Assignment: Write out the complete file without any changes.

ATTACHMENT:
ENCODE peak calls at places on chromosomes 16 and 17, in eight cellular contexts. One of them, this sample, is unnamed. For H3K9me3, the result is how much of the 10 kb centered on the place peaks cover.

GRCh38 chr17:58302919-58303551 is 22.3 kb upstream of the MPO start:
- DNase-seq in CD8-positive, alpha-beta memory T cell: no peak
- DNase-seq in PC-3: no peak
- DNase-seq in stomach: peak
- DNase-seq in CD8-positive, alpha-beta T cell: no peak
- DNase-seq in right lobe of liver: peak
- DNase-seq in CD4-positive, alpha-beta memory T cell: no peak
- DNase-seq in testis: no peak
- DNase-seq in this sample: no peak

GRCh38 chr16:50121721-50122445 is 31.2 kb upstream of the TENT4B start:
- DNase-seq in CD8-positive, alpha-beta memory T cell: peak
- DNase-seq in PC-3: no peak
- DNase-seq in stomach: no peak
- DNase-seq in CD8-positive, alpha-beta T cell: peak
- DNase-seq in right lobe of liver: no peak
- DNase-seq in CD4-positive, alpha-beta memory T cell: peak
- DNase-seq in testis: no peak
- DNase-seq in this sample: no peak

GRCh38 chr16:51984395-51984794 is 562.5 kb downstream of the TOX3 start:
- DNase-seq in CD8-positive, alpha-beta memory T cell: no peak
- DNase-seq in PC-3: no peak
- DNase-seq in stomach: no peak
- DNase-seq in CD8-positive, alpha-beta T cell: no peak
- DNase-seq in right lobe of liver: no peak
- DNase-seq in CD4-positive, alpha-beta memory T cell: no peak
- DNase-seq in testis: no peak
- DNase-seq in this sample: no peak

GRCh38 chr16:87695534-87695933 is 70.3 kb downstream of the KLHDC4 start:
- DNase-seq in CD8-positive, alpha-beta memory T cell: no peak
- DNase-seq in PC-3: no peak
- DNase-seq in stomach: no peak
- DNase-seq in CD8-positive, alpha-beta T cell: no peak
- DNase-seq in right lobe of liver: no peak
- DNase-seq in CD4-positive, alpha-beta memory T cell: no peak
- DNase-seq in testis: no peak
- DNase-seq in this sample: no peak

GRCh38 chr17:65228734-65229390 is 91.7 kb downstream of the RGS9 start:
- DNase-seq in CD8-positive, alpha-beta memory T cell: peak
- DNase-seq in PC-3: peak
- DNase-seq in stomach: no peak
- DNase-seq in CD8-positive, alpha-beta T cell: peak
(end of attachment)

ENCODE peak calls at places on chromosomes 16 and 17, in eight cellular contexts. One of them, this sample, is unnamed. For H3K9me3, the result is how much of the 10 kb centered on the place peaks cover.

GRCh38 chr17:58302919-58303551 is 22.3 kb upstream of the MPO start:
- DNase-seq in CD8-positive, alpha-beta memory T cell: no peak
- DNase-seq in PC-3: no peak
- DNase-seq in stomach: peak
- DNase-seq in CD8-positive, alpha-beta T cell: no peak
- DNase-seq in right lobe of liver: peak
- DNase-seq in CD4-positive, alpha-beta memory T cell: no peak
- DNase-seq in testis: no peak
- DNase-seq in this sample: no peak

GRCh38 chr16:50121721-50122445 is 31.2 kb upstream of the TENT4B start:
- DNase-seq in CD8-positive, alpha-beta memory T cell: peak
- DNase-seq in PC-3: no peak
- DNase-seq in stomach: no peak
- DNase-seq in CD8-positive, alpha-beta T cell: peak
- DNase-seq in right lobe of liver: no peak
- DNase-seq in CD4-positive, alpha-beta memory T cell: peak
- DNase-seq in testis: no peak
- DNase-seq in this sample: no peak

GRCh38 chr16:51984395-51984794 is 562.5 kb downstream of the TOX3 start:
- DNase-seq in CD8-positive, alpha-beta memory T cell: no peak
- DNase-seq in PC-3: no peak
- DNase-seq in stomach: no peak
- DNase-seq in CD8-positive, alpha-beta T cell: no peak
- DNase-seq in right lobe of liver: no peak
- DNase-seq in CD4-positive, alpha-beta memory T cell: no peak
- DNase-seq in testis: no peak
- DNase-seq in this sample: no peak

GRCh38 chr16:87695534-87695933 is 70.3 kb downstream of the KLHDC4 start:
- DNase-seq in CD8-positive, alpha-beta memory T cell: no peak
- DNase-seq in PC-3: no peak
- DNase-seq in stomach: no peak
- DNase-seq in CD8-positive, alpha-beta T cell: no peak
- DNase-seq in right lobe of liver: no peak
- DNase-seq in CD4-positive, alpha-beta memory T cell: no peak
- DNase-seq in testis: no peak
- DNase-seq in this sample: no peak

GRCh38 chr17:65228734-65229390 is 91.7 kb downstream of the RGS9 start:
- DNase-seq in CD8-positive, alpha-beta memory T cell: peak
- DNase-seq in PC-3: peak
- DNase-seq in stomach: no peak
- DNase-seq in CD8-positive, alpha-beta T cell: peak